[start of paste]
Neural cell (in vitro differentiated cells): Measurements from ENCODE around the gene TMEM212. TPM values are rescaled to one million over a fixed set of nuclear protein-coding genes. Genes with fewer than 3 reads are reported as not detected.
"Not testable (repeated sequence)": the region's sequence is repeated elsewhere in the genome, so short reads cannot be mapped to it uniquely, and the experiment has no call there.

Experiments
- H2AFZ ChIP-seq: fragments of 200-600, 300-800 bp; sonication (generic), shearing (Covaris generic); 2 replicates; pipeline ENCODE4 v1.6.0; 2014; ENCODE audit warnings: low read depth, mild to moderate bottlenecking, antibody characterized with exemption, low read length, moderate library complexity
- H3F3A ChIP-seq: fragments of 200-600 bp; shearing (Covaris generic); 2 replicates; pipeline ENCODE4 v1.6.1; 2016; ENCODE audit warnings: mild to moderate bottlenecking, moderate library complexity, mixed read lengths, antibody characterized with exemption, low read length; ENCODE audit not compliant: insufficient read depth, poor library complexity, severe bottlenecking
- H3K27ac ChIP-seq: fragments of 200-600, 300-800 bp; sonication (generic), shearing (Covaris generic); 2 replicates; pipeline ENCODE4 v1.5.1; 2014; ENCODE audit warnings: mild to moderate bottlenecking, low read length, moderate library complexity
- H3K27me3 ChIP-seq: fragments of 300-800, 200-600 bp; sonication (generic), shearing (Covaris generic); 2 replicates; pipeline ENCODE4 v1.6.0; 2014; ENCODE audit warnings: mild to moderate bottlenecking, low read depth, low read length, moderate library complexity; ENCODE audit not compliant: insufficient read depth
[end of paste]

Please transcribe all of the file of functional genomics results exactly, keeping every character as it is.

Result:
Neural cell (in vitro differentiated cells): Measurements from ENCODE around the gene TMEM212. TPM values are rescaled to one million over a fixed set of nuclear protein-coding genes. Genes with fewer than 3 reads are reported as not detected.
"Not testable (repeated sequence)": the region's sequence is repeated elsewhere in the genome, so short reads cannot be mapped to it uniquely, and the experiment has no call there.

Experiments
- H2AFZ ChIP-seq: fragments of 200-600, 300-800 bp; sonication (generic), shearing (Covaris generic); 2 replicates; pipeline ENCODE4 v1.6.0; 2014; ENCODE audit warnings: low read depth, mild to moderate bottlenecking, antibody characterized with exemption, low read length, moderate library complexity
- H3F3A ChIP-seq: fragments of 200-600 bp; shearing (Covaris generic); 2 replicates; pipeline ENCODE4 v1.6.1; 2016; ENCODE audit warnings: mild to moderate bottlenecking, moderate library complexity, mixed read lengths, antibody characterized with exemption, low read length; ENCODE audit not compliant: insufficient read depth, poor library complexity, severe bottlenecking
- H3K27ac ChIP-seq: fragments of 200-600, 300-800 bp; sonication (generic), shearing (Covaris generic); 2 replicates; pipeline ENCODE4 v1.5.1; 2014; ENCODE audit warnings: mild to moderate bottlenecking, low read length, moderate library complexity
- H3K27me3 ChIP-seq: fragments of 300-800, 200-600 bp; sonication (generic), shearing (Covaris generic); 2 replicates; pipeline ENCODE4 v1.6.0; 2014; ENCODE audit warnings: mild to moderate bottlenecking, low read depth, low read length, moderate library complexity; ENCODE audit not compliant: insufficient read depth